Watchdogs express concern to lawmakers about ability to oversee coronavirus relief funds

Watchdogs express concern to lawmakers about ability to oversee coronavirus relief funds
© Greg Nash

Federal watchdogs expressed concern to lawmakers regarding a ruling by the Trump administration that they said limits their ability to oversee the distribution of $1 trillion in coronavirus relief funds. 

Inspectors general responsible for the Pandemic Response Accountability Committee (PRAC), wrote a letter to lawmakers last week regarding their concerns about an “ambiguity” in the CARES Act. The letter was released Monday by House Oversight and Reform Chairwoman Carolyn MaloneyCarolyn Bosher MaloneyHouse Democrats subpoena private prison operator in forced hysterectomy case Overnight Health Care: Biden team to begin getting COVID briefings | Fauci says he would 'absolutely' serve on Biden's COVID task force | Major glove factories close after thousands test positive for COVID-19 House Oversight panel asks Purdue Pharma's Sackler family to testify over opioid crisis MORE (D-N.Y.). 

The inspectors general said the Treasury Department’s general counsel issued a legal opinion that concluded that recipient reporting obligations detailed in the CARES Act, which created PRAC, do not extend to Division A of the act — which the inspectors general warn would “present potentially significant transparency and oversight issues.” 


Division A of the CARES Act includes over $1 trillion in funding for programs, including the $670 billion Paycheck Protection Program that grants loans to small businesses. 

“Notwithstanding the opinion, Treasury and [the Office of Management and Budget] leadership have expressed to the PRAC their commitment to ensuring transparency, accountability, and adherence to all statutory requirements in connection with the CARES Act and signaled strong support of Treasury OIG’s ability to request necessary recipient information to perform its critical Title V responsibilities,” the inspectors general wrote. “Nevertheless, we raise this possible ambiguity in the CARES Act to your attention for any legislative action you deem appropriate.”

The letter was signed by Michael Horowitz, acting chair of PRAC and inspector general of the Department of Justice, and Robert Westbrooks, the executive director of PRAC.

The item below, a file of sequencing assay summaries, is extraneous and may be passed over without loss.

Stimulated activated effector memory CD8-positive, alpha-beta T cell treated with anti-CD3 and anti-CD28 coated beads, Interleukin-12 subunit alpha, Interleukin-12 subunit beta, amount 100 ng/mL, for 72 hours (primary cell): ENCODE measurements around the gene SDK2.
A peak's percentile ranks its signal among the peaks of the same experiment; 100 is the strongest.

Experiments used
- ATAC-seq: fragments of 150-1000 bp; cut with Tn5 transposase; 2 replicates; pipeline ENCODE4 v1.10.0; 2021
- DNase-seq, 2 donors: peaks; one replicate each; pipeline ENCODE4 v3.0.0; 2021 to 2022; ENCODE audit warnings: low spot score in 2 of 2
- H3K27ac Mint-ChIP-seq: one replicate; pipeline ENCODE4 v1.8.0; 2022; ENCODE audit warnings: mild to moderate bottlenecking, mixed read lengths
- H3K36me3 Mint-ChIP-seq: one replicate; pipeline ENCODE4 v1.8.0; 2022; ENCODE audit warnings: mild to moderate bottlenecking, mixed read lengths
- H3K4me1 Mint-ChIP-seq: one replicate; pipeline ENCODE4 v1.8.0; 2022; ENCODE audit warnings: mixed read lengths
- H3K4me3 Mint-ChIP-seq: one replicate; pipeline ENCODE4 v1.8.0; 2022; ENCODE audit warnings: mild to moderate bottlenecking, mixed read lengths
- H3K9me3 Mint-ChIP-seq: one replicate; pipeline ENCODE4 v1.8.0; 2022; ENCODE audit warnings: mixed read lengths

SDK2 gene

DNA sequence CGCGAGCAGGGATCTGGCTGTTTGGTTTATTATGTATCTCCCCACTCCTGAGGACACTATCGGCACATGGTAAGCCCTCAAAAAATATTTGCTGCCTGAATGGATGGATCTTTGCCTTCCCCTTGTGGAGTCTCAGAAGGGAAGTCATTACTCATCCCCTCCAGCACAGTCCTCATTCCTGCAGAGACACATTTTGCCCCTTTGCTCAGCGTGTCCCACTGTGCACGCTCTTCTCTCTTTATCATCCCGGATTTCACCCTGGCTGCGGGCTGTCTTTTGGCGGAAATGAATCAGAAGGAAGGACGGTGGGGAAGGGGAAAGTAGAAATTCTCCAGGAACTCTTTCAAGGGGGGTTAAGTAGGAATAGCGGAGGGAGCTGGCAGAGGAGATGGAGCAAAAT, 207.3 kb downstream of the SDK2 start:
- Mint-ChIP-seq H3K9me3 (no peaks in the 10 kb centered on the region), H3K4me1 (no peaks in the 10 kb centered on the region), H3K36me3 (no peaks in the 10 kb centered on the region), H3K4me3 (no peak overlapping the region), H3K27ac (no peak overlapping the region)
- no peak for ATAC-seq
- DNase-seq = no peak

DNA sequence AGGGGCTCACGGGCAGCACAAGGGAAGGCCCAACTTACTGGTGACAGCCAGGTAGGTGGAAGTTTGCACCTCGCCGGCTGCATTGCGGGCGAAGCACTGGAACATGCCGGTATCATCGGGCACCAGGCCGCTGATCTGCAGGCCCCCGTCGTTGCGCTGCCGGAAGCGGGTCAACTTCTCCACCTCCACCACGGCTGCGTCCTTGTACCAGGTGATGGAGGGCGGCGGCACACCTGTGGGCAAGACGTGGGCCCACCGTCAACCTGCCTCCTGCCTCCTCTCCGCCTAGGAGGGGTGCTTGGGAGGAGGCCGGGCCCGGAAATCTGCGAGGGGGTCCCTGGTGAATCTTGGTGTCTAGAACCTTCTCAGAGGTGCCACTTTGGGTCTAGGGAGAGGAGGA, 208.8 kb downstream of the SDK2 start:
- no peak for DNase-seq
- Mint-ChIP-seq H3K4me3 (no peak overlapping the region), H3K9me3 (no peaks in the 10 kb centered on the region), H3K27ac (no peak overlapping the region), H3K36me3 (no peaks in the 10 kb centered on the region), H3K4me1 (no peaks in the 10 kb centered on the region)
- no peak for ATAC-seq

Maloney called the Trump administration's interpretation of the law “flawed,” and accused the administration of contradicting themselves by “arguing that loopholes in the law exempt agencies from producing certain information” while also expressing a commitment to transparency and accountability. 

“They seem to be saying one thing while doing exactly the opposite,” Maloney said in a statement. “If the Trump Administration is committed to full cooperation and transparency with taxpayer dollars, it is unclear why it is manufacturing legal loopholes to avoid responding to legitimate oversight requests.”


She called on the administration to propose and support any potential changes to the legislation if officials feel the law needs to be clarified. 

“This money belongs to the American people—not the President—and the Administration has an obligation to explain where these funds are going,” Maloney added. 

Chairman of the Senate Appropriations Committee Richard ShelbyRichard Craig ShelbySpending deal clears obstacle in shutdown fight Trump, Pelosi barrel toward final border wall showdown On The Money: Push for student loan forgiveness puts Biden in tight spot | Trump is wild card as shutdown fears grow | Mnuchin asks Fed to return 5 billion in unspent COVID emergency funds MORE (R-Ala.) indicated he’ll support a legislative fix to the transparency requirement, according to Politico. 

“American taxpayers have a right to know how their money is being spent,” Blair Taylor, a spokeswoman for Shelby, told Politico. “Neither the letter nor the spirit of the law limit the accountability committee’s purview in that regard.”

A spokesperson for the Treasury Department, Monica Crowley, told Politico the administration was already submitting to “comprehensive oversight” by inspectors general, the COVID-19 Congressional Oversight Commission, and the Government Accountability Office. 

“The Pandemic Response Accountability Committee’s scope under the CARES Act covers other programs that are not already reviewed by these overlapping bodies,” Crowley said. “Further duplication of these oversight functions by PRAC would not increase transparency or oversight.”

The Hill reached out to the Treasury Department for comment.